Four questions to ask about our current SPRING evaluation

Four questions to ask about our current SPRING evaluation

In the world of international development, the story of a programme does not end with its implementation. For our SPRING evaluation team at Tetra Tech International Development, it is a midpoint in our journey: as we collect data and conduct interviews, to discover how the SPRING experience has shaped businesses and transformed the lives of adolescent girls in South Asia and East Africa. In this blog, Libby Bligh, our lead on the SPRING sustainability study, gives insights on her team’s latest work and how the team have approached research in times of uncertainty.

1. The SPRING programme officially finished in 2019. What is your team currently working on?

When SPRING wrapped up its activities in 2019, it had worked with 75 businesses. We are now going back to these businesses to check in with them and to interview them as part of a sustainability study.

We are asking them questions such as, “What are SPRING’s partner businesses doing now, what legacy will their SPRING experience leave behind, and to what extent does the SPRING experience continue to shape their businesses?”. It is an exciting thing to do – it is not often that we, as evaluators, get the chance to go back as much as five or six years after the beginning of a programme to understand the lasting effect a development initiative has had.

The SPRING sustainability study is one of these unique moments that allows us to look at a longer period of time and find out which businesses were really able to put a stamp on the future of creating sustainable business opportunities for adolescent girls.

2. What have you found so far?

While it is still too early to talk about findings at the moment – we are still interviewing businesses until early March and are going to submit the final report at the end of April – we had a striking number of businesses coming back to us within the first ten days of our interview stage saying that they are open to being respondents and giving their feedback for our evaluation. This may be an indication of the positive mark left by SPRING on the lives of the businesses. Most businesses have not worked with SPRING for a long time now, so we were pleased to see that they are still keen to be engaged with SPRING activities – especially in a time when everyone is facing unique challenges during the COVID-19 pandemic.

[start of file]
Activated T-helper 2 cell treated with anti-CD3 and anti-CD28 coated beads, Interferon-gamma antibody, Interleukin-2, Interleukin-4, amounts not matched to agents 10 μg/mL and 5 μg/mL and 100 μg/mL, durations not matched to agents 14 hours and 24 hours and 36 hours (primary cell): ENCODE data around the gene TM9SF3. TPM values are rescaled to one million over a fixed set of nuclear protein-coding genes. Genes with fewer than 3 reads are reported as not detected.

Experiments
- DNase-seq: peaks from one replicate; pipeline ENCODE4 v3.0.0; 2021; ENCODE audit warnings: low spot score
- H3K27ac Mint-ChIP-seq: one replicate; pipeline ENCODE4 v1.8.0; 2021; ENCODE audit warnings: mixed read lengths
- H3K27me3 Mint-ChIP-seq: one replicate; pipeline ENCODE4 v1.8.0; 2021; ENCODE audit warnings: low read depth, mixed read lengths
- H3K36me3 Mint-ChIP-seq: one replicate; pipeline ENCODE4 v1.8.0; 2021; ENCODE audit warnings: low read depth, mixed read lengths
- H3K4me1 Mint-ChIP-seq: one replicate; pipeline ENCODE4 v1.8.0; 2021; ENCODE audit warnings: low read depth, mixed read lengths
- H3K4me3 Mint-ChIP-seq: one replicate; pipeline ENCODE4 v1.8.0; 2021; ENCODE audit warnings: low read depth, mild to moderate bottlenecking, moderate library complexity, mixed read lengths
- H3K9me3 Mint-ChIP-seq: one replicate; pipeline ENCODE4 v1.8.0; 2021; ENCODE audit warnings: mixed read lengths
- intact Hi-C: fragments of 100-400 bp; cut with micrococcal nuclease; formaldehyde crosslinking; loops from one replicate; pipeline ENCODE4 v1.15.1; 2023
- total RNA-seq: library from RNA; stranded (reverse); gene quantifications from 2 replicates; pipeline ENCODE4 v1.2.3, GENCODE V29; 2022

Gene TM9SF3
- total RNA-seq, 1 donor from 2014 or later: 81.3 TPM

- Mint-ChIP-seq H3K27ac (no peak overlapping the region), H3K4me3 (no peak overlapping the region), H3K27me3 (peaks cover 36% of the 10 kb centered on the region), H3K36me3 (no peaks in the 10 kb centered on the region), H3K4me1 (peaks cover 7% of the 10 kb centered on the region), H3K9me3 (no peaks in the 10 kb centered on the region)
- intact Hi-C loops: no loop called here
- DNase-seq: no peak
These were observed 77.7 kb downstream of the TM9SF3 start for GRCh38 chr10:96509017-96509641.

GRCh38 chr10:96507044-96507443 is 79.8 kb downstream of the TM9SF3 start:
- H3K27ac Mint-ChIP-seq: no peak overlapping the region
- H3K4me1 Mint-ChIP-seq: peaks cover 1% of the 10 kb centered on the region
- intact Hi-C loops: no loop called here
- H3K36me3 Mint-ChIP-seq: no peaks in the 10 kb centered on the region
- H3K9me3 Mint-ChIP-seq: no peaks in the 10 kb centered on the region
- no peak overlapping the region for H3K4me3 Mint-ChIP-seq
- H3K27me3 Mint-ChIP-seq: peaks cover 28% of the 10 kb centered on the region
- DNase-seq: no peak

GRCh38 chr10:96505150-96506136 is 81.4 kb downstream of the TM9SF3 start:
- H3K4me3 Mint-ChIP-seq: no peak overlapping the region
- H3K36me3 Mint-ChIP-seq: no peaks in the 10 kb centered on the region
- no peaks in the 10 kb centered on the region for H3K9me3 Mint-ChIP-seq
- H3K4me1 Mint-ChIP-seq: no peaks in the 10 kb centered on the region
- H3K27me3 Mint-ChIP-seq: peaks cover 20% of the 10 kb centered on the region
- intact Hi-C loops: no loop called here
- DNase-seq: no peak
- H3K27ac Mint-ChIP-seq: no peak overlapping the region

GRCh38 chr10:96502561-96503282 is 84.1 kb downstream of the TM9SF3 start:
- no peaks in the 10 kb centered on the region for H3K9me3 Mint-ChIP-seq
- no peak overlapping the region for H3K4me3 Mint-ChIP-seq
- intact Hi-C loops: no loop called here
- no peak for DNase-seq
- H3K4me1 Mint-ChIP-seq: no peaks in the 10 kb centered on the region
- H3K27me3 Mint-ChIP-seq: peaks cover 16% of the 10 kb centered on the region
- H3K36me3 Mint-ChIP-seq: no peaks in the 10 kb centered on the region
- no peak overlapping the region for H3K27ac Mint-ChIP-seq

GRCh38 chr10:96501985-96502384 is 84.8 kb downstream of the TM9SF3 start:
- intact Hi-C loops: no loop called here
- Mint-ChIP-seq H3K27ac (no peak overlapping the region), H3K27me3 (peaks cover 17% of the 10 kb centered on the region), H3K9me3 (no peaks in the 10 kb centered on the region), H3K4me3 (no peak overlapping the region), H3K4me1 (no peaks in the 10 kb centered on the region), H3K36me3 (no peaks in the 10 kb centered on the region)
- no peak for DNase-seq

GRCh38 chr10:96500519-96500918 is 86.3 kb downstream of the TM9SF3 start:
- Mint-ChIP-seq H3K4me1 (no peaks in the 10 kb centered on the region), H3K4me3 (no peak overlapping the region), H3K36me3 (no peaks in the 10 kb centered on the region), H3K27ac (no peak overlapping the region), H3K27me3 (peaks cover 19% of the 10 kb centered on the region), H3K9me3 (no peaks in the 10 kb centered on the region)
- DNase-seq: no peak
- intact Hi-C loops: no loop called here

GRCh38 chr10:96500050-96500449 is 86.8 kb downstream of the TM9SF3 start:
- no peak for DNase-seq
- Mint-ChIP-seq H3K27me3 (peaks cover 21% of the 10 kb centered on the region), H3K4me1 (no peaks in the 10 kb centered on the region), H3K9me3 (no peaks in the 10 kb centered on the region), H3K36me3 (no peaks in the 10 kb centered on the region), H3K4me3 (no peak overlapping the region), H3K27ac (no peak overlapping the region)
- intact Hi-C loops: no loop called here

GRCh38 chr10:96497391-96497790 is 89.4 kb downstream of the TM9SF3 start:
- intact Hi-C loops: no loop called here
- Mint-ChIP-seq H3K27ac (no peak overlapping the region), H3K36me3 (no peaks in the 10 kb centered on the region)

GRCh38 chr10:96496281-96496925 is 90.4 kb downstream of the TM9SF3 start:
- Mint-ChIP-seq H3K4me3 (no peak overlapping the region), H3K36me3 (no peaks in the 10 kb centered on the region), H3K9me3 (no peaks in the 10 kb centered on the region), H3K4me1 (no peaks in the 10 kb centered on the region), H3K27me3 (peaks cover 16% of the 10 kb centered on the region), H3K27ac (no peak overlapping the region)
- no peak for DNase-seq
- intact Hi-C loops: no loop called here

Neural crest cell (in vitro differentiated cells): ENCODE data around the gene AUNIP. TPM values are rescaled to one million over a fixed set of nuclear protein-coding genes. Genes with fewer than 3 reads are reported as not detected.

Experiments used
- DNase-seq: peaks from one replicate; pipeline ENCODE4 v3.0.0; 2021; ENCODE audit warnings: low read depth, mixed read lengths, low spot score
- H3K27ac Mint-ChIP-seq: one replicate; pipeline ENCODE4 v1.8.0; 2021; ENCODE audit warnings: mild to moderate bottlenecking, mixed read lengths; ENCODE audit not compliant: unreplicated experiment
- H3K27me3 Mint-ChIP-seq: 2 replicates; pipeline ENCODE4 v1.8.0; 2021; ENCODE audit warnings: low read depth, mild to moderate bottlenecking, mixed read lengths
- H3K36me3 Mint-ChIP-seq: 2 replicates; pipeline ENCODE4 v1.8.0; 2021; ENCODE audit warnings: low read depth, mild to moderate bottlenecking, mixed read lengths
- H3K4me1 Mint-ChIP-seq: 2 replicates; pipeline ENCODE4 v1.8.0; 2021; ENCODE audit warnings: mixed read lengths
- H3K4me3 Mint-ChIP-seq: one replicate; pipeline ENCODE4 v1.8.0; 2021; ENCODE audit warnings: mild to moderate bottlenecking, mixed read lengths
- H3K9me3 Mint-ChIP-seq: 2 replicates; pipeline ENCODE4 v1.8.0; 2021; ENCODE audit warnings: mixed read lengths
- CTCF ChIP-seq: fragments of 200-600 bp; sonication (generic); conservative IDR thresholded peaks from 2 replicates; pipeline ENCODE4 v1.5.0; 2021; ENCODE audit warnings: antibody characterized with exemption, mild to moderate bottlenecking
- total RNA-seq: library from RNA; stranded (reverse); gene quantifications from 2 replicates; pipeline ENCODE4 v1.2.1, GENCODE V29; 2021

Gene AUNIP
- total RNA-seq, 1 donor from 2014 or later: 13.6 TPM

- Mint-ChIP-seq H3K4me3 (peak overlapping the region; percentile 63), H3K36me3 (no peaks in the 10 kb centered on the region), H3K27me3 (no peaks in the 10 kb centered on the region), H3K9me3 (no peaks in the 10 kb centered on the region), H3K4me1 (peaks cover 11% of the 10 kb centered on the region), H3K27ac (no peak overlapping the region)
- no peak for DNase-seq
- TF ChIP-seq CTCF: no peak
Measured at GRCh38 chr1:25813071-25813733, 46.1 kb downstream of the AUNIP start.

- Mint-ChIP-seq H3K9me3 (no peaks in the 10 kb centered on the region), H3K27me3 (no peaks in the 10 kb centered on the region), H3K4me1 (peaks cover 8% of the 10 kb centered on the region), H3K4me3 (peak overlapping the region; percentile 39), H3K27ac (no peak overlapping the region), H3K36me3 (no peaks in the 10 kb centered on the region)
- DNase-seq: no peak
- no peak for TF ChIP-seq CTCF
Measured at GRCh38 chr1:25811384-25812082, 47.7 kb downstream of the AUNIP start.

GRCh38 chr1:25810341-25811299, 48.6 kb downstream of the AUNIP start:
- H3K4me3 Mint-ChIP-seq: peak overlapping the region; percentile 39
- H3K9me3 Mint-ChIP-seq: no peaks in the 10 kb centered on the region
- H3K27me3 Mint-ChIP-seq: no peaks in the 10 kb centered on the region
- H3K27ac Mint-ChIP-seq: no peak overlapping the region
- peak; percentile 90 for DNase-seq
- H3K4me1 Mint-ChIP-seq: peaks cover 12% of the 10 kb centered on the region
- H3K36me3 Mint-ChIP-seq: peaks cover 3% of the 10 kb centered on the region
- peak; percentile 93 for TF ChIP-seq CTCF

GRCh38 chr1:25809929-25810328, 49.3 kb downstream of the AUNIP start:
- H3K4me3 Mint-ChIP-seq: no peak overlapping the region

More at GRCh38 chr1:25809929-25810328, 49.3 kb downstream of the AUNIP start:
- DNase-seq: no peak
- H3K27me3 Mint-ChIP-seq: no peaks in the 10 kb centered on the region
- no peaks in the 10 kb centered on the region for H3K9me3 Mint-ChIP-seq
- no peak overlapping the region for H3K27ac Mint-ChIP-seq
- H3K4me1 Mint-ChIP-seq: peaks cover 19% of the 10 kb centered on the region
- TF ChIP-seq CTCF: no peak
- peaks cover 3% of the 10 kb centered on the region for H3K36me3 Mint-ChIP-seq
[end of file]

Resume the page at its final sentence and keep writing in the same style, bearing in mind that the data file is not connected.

3. How do you manage to carry out evaluations during the coronavirus pandemic?

As evaluators, we know that there are always elements of unpredictability when conducting fieldwork. Before the pandemic, when last minute cancellations, delays and disruptions happened, we simply had to make the best out of it. If your schedule had not gone through several revisions before the end of your trip, you were probably doing something wrong. Now that we have shifted to remote data collection, flexibility has become more manageable. Sure, working remotely also comes with its own set of challenges – weak internet connections and arranging interviews across different time zones with our interviewees in East Africa and South Asia for example – but thanks to our experience, we were well prepared for a situation like this. We have also liaised with some of the Country Managers who were originally part of the programme implementation team. Their in-country and on-site knowledge of the businesses and their personal relationships are a great help for us to carry out our evaluation.

4. What are the next steps for you and your team?

We have busy weeks ahead which will see us coding findings, analysing and writing the final report. But our main hope right now is that the SPRING businesses continue wanting to be involved in our sustainability study. The more businesses that participate, the better we will be able to tell the story of SPRING’s legacy – and we are looking forward to sharing it with stakeholders, businesses and the wider international development sector.